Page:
I should probably begin my exposition of newer ginger fragrances with a respectful nod to their precursor. The "humble" Ginger Essence by Origins was launched in 2000 but it soon gained something of a cult status thanks to its simple but uplifting properties which married the hot and sensuous qualities of ginger root oil to the aromatic and happy disposition of lemony essences. It's still cheerful after all those years and highly recommended to women who can't stomach perfumes around pregnancy (much like ginger itself is recommended for morning sickness) but it lacks the complexity that makes for a classic. Still it gave wings to a rising star.
Of course ginger can be treated two-fold.
On the one hand, there is the spicy aromatic quality that pairs well with citruses and men's colognes, such as Dior Homme Sport and L'Homme (YSL), where it gives that delectable sheen we associate with summery skin.
On the other, ginger has the association with that traditional wintery treat, the gingerbread, going for it for those who have more of a sweet tooth. Even the Japanese appreciate ginger for its dessert-leaning properties; when they don't pickle it, they turn it into a candy.
Nutmeg & Ginger (Jo Malone) as well as Vaniglia e Zenzero (L'Erbolario Lodi) both treat ginger as a spicy component of a delicious dessert. Tonka Impériale (Guerlain) smothers the gingerbread with the almondy goodness of tonka beans and honey; it's a cashmere wrap for cold winter days. Five o'clock au Gingembre by Lutens on the other hand is as if dipped in brown sugar and molasses; the ginger turns ambery. For a while gingerbread in gourmand renditions was the golden rule of thumb. Then something shifted.
The re-emergence of fresh ginger notes came to the fore with a bang via Hermès; the brand as we will see is really on the vanguard of major trends and I consider it a pioneer in consolidating newer directions to the mind of the public. With Un Jardin Après La Mousson Hermès managed two things at once: evoking the Kerala landscape in all its humid monsoon glory without using the melon-smelling Calone aroma chemical, and injecting the whole with that precise amount of subdued spiciness which would never make the folklore element of an India-inspired scentscape appear maudlin or condescending.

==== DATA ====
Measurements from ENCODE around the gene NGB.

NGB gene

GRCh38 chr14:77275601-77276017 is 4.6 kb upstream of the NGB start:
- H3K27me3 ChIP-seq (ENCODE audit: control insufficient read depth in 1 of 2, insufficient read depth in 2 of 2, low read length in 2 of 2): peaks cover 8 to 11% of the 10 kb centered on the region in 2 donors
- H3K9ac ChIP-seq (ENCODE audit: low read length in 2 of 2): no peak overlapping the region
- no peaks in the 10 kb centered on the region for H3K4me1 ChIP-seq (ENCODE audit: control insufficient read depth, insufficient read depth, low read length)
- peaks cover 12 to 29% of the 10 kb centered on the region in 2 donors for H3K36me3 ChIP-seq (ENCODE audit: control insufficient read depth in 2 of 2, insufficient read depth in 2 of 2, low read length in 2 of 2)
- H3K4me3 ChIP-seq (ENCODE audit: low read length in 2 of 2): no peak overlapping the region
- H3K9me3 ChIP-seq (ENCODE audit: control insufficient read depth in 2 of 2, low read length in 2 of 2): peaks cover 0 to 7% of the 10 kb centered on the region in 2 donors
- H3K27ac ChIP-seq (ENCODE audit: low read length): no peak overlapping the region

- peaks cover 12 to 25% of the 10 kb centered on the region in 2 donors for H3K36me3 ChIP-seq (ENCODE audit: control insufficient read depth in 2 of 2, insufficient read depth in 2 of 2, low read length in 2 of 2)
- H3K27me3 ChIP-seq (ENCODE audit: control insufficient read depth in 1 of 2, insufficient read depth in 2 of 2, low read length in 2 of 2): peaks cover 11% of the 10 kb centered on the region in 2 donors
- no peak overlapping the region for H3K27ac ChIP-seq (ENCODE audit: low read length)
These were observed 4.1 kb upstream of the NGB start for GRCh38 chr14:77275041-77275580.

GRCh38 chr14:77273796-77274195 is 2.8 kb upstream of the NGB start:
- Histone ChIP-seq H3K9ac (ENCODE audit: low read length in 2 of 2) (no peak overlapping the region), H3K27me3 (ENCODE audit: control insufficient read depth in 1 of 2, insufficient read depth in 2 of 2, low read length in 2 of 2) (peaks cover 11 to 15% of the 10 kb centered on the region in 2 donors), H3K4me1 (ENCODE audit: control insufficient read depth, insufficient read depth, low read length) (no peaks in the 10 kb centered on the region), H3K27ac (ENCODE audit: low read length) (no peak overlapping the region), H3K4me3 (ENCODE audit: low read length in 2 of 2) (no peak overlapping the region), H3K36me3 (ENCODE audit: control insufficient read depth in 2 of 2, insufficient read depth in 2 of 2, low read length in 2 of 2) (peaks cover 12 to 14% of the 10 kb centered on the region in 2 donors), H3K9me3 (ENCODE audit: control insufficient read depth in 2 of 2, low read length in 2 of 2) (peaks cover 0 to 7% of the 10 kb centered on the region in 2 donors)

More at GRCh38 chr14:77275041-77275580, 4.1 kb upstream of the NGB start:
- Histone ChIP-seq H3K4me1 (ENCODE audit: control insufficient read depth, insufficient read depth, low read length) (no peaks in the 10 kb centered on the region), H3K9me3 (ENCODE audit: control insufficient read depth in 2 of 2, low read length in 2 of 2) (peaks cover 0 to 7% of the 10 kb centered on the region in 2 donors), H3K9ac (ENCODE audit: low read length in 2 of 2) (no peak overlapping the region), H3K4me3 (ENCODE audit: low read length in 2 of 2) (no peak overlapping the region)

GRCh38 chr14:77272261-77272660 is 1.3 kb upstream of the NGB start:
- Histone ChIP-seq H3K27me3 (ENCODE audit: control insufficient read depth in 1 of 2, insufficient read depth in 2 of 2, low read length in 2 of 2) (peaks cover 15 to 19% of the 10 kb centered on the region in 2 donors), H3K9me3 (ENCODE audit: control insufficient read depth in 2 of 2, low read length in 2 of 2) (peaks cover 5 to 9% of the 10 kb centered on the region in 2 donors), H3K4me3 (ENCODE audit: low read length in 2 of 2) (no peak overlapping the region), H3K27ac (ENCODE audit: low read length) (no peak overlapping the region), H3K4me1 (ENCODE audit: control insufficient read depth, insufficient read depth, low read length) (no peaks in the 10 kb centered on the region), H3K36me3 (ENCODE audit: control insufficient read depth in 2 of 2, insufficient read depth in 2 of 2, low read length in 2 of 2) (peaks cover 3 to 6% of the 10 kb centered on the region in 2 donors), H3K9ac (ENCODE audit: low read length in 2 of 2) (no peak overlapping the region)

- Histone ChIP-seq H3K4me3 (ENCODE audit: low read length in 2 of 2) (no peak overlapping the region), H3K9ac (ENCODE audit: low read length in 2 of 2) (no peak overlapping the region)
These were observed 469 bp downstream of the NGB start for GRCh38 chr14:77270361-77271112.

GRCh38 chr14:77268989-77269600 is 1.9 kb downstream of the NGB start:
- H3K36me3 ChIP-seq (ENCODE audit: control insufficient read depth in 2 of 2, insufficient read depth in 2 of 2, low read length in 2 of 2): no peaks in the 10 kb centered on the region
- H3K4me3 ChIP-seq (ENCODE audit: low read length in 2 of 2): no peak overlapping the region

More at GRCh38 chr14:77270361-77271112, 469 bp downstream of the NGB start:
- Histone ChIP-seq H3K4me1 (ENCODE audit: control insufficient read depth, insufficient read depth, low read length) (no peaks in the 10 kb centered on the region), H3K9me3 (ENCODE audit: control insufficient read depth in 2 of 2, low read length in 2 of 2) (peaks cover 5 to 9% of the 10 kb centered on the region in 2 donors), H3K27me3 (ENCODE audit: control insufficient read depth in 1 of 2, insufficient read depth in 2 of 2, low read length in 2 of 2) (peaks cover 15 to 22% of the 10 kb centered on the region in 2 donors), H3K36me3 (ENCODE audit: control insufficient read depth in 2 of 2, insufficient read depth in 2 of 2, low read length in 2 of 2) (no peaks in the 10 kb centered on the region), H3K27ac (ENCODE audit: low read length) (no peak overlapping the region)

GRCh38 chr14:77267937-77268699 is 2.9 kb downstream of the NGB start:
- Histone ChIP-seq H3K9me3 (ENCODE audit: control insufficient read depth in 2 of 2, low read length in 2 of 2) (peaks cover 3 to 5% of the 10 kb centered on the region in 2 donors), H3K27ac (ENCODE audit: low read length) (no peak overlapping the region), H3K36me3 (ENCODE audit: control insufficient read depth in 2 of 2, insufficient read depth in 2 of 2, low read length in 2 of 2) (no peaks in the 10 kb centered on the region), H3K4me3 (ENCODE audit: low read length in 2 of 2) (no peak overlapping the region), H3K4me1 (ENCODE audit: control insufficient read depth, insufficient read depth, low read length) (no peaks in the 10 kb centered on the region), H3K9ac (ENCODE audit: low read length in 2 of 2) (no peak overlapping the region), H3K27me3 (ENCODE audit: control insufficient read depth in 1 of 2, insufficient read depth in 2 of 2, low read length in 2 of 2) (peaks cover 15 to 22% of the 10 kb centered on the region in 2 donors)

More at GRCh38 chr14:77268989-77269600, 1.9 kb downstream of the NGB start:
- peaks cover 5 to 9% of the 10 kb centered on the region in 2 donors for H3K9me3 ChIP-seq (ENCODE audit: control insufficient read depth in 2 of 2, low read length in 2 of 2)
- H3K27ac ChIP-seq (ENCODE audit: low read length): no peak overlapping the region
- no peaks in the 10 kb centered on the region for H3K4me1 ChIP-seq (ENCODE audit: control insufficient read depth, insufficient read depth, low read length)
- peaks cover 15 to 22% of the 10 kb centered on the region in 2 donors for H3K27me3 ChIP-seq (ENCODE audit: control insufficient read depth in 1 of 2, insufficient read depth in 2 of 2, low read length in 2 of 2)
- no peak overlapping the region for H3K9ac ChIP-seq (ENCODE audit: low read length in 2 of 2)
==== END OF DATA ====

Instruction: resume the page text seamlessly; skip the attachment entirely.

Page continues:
The only logical next step for Hermès would be Twilly d'Hermes and indeed its novelty factor lies in upturning the tables once again. Twilly as I have analysed in its "sparring" with Chanel's Gabrielle hits all the right spots with street smarts coupled with an impressive pedigree; it basically had Gabrielle for lunch. But that's beside the point when it comes to its composite elements that help make it memorable. The ginger is treated like a gauze. It's never scathing or too hot to handle and its interlacing with the white floralcy of tuberose seems novel and familiar all at once. It's impossible not to like it. Twilly's success on the market will probably be used as a focus group litmus test for other perfumes to come... so its ginger note is one that begs attention.
Meanwhile other scents by niche or smaller as well as big companies have cornered ginger for its exceptional olfactory profile which elevates the rest of the composition. If you want to have an unusual combination with powdery iris and abstract cedar notes look no further than the woody muskiness of Arz el Rab (Berdoues). Korres, the Greek pharmacy brand that is exported in several countries, has recently introduced Ginger Mint Eau de Cologne, which is probably what someone going on a warm place vacation should stock up on; the tingling of the nose helps keep you going when it's muggy or hot.
Last but not least, the fact that Dior has followed on their surprisingly OK Poison Girl (more on the happy paradox HERE) with Poison Girl Unexpected makes us pause and consider how ginger has its place even in a young girl's fragrance wardrobe.
We surely haven't seen the last of ginger yet!